Tag Archives: Sky Atlantic

Game of Thrones: History in the making

GoT

(Series 6, ep. 3) If you haven’t been watching series 6 and you don’t want to know what’s happened so far, stop reading now! There may well be some hideous spoilers below. You’ve been warned.  Continue reading

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Game of Thrones: Dragons, dogs and direwolves

roose ramsay game of thrones(Series 6, ep. 2) SPOILER ALERT: I’m not going to be able to review this at all without totally ruining it for anyone who hasn’t seen it, so if you don’t want to know, please don’t go any further. Stop reading now Continue reading

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Game of Thrones: Breathless catch up

jon snow game of thrones

(Series 6, ep. 1) Game of Thrones is back, and there’s much rejoicing throughout the land – at least that segment of the land which (a) has access to Sky Atlantic and (b) gives two hoots.

If you give two hoots and haven’t seen it yet, don’t read on, because it’ll ruin it for you (SPOILERS AHEAD!!!) Continue reading

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Game of Thrones: Still no winner in sight

daenerys game of thrones(Ep.21)  When I read the first Game of Thrones book, it was a real page-turner. I wanted to know who was victorious in the war, who succeeded Robert Baratheon on the Iron Throne – basically, who won? I reckoned without the writing stamina of George RR Martin, who seems determined to go on forever before reaching any kind of resolution. As the books went on, my interest in them went off. There was too much walking from one place to another, too many lovingly-described meals. Also I felt a bit cheated of anything resembling a satisfying conclusion, funny old-fashioned (short attention-spanned) thing that I am.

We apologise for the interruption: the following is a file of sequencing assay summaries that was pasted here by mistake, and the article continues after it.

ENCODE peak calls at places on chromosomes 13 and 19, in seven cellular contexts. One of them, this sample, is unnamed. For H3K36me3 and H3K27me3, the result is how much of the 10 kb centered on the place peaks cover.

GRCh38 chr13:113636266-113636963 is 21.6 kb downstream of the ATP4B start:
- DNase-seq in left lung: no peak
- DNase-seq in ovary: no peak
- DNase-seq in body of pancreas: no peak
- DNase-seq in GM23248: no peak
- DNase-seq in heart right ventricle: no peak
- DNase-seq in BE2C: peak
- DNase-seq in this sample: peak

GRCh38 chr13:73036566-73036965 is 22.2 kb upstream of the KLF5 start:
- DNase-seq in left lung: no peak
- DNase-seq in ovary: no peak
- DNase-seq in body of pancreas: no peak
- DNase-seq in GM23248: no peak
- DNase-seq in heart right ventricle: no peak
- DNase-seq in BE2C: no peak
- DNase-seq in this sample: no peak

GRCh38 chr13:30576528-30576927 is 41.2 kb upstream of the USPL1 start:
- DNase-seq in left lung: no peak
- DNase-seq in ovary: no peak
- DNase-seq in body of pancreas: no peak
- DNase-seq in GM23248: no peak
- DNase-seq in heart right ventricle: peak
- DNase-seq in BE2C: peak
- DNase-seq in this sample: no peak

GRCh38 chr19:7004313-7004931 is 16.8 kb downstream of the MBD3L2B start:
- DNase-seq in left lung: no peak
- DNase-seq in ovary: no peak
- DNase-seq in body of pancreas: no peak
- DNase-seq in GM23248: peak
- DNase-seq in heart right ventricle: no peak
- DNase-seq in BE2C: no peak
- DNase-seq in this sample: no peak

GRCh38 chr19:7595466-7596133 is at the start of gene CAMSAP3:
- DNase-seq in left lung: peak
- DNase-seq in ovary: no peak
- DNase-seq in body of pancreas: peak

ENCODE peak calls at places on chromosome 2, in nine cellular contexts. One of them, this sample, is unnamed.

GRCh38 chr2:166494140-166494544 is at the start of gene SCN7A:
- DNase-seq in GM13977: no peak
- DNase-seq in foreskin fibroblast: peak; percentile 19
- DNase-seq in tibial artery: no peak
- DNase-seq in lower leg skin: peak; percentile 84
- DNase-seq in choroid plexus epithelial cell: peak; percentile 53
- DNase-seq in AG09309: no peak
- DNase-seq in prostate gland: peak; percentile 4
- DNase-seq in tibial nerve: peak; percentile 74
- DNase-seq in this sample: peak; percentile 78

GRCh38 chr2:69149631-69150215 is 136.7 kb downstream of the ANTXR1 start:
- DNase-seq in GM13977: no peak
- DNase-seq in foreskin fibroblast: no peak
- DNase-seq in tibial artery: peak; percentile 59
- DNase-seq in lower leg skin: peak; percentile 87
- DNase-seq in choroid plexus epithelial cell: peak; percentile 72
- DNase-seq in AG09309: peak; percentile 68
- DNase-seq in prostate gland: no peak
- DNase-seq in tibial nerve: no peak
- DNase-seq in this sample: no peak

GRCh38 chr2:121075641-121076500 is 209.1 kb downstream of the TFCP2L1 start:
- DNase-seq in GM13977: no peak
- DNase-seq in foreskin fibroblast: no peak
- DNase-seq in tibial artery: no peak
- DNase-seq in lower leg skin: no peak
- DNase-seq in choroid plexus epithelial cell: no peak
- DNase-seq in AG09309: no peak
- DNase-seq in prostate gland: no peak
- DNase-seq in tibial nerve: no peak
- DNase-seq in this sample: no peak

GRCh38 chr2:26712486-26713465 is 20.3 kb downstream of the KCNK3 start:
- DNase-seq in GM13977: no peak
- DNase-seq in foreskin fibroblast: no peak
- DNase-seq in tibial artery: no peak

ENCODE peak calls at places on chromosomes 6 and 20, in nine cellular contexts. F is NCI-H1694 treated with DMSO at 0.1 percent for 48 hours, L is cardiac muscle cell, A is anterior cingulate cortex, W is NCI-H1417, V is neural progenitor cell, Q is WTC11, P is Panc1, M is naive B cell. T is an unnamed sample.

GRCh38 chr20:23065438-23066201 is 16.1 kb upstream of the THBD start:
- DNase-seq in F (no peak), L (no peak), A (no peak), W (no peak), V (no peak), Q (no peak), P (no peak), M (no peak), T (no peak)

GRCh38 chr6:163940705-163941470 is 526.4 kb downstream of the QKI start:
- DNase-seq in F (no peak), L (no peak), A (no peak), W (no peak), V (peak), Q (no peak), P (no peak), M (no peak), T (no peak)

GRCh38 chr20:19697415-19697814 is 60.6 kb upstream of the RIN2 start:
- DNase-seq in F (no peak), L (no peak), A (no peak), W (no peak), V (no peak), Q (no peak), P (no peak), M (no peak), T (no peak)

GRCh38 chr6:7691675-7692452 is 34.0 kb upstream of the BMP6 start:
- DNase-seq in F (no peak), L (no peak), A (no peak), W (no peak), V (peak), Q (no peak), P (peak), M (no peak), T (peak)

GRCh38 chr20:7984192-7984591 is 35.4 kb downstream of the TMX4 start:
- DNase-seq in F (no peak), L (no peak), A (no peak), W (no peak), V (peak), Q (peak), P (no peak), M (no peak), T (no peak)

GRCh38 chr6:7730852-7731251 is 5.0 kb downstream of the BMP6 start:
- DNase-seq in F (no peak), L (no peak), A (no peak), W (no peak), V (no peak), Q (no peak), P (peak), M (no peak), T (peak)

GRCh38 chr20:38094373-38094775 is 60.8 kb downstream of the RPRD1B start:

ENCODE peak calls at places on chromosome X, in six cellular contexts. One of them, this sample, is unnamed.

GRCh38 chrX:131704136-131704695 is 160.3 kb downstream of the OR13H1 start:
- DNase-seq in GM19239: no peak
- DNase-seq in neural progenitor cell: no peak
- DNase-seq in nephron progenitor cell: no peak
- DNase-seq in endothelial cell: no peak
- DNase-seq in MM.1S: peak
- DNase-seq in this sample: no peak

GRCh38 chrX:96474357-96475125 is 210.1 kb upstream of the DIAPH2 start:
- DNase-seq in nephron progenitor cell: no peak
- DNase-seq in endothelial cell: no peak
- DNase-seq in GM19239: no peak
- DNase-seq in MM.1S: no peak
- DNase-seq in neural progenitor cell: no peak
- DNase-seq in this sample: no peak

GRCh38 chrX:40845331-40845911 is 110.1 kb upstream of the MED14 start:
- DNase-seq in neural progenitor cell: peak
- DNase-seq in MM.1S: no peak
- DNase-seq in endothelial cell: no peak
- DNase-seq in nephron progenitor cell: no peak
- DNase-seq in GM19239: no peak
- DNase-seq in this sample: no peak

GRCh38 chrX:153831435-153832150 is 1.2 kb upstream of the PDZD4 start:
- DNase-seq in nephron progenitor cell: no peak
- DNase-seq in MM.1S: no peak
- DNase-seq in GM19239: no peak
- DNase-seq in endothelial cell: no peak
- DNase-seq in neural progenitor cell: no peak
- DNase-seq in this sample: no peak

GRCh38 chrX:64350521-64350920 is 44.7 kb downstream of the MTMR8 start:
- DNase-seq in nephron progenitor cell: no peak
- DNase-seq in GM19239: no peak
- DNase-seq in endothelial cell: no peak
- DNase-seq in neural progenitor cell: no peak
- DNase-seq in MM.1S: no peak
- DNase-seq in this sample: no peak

Luckily, the TV adaptation doesn’t suffer from these problems, because they’ve managed to distil the action and organise things so there’s more going on in a 75 minute (including ad breaks) episode than you can shake a stick at. We’re onto Series 3 now, and it’s staying true to form in the sense that when the EPG mentions “nudity and upsetting scenes,” you can bet that’s what you’re going to get. The nudity was fairly low-key in this season opener (a token topless whore) and the most upsetting thing was a eunuch soldier having his nipple sliced off to prove how hard he was. He was so hard he didn’t scream or cry, but thanked the nasty man doing the slicing for the opportunity to be of service. A bit like The Apprentice when someone gets fired.

Daenerys was after buying 8,000 of these Unsullied. With an army of such ruthless single-mindedness and brutality, she reckoned it would be easy-peasy to get the Iron Throne back. She hasn’t met Cersei Lannister yet, however. Will 8,000 eunuchs really be a match for the Cersei Lannister Stare?

North of the Wall, Jon Snow met up with the infamous Mance Rayder. Is his first name short for Romance? Having seen him, I doubt it, though he does seem about 100% more cuddly and human than Joffrey.

Posted by PLA          (more Game of Thrones here)

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The Following: Things that go AAARRGGHH!!! in the night

the following bacon purefoyI watched the first episode of The Following last night (I know, only a week behind everybody else, as ep. 2 has already aired) and I think I’m still shivering. It’s seriously spooky stuff.

The set up is that Kevin Bacon plays Ryan Hardy, your typical ex-FBI agent with an alcohol problem and nightmares about his last case, the one where he took down a Seriously Bad Guy Indeed. The episode opened with the serial killer Bad Guy, Joe Carroll (James Purefoy) breaking out of prison, leaving a trail of gore in his wake – but how did he do it? And how will the FBI capture him before he kills again?